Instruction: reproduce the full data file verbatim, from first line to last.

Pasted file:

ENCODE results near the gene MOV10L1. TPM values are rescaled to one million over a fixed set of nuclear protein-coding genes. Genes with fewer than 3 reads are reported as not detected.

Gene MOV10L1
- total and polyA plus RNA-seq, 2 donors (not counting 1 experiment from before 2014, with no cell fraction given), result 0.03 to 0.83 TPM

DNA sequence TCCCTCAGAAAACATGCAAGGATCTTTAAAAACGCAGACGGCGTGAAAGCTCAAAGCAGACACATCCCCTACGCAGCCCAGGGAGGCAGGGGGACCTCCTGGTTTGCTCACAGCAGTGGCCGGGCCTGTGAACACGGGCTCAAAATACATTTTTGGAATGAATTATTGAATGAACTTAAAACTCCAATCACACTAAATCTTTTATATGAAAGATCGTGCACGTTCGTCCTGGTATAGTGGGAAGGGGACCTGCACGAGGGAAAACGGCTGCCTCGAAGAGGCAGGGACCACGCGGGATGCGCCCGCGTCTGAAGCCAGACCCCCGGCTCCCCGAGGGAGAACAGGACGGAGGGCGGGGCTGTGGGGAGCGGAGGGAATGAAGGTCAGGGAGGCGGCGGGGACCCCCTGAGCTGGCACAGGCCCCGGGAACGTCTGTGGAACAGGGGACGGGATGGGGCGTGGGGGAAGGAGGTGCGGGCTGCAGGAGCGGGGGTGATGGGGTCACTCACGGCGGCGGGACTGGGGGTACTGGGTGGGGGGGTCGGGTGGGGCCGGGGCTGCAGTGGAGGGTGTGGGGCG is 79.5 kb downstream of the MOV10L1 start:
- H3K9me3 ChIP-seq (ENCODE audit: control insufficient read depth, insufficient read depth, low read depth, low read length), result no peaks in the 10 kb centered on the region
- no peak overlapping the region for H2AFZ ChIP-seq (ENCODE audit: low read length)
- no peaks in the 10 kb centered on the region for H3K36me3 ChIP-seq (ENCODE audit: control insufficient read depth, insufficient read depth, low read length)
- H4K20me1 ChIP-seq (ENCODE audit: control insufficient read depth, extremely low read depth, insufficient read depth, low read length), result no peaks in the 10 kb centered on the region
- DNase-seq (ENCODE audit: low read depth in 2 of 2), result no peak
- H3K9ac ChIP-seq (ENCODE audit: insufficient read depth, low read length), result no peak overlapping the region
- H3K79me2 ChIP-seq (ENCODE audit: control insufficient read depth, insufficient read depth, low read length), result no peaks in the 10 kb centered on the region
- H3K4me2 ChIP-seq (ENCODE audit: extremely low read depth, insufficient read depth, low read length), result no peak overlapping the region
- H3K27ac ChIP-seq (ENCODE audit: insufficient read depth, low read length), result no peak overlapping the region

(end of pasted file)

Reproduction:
ENCODE results near the gene MOV10L1. TPM values are rescaled to one million over a fixed set of nuclear protein-coding genes. Genes with fewer than 3 reads are reported as not detected.

Gene MOV10L1
- total and polyA plus RNA-seq, 2 donors (not counting 1 experiment from before 2014, with no cell fraction given), result 0.03 to 0.83 TPM

DNA sequence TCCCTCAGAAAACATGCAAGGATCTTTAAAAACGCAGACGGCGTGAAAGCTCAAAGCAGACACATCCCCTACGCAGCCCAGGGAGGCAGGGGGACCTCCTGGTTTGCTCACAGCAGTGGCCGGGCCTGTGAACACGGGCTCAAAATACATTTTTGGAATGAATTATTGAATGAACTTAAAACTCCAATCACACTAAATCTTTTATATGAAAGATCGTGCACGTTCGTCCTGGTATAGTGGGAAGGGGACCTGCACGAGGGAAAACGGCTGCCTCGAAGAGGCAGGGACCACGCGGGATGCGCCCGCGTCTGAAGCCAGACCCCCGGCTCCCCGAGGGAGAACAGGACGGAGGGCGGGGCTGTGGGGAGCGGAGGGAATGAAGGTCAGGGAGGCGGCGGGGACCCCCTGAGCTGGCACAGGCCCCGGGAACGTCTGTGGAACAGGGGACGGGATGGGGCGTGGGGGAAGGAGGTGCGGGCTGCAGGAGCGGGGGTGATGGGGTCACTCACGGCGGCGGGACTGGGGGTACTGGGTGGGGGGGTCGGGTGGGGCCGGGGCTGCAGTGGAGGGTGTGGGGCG is 79.5 kb downstream of the MOV10L1 start:
- H3K9me3 ChIP-seq (ENCODE audit: control insufficient read depth, insufficient read depth, low read depth, low read length), result no peaks in the 10 kb centered on the region
- no peak overlapping the region for H2AFZ ChIP-seq (ENCODE audit: low read length)
- no peaks in the 10 kb centered on the region for H3K36me3 ChIP-seq (ENCODE audit: control insufficient read depth, insufficient read depth, low read length)
- H4K20me1 ChIP-seq (ENCODE audit: control insufficient read depth, extremely low read depth, insufficient read depth, low read length), result no peaks in the 10 kb centered on the region
- DNase-seq (ENCODE audit: low read depth in 2 of 2), result no peak
- H3K9ac ChIP-seq (ENCODE audit: insufficient read depth, low read length), result no peak overlapping the region
- H3K79me2 ChIP-seq (ENCODE audit: control insufficient read depth, insufficient read depth, low read length), result no peaks in the 10 kb centered on the region
- H3K4me2 ChIP-seq (ENCODE audit: extremely low read depth, insufficient read depth, low read length), result no peak overlapping the region
- H3K27ac ChIP-seq (ENCODE audit: insufficient read depth, low read length), result no peak overlapping the region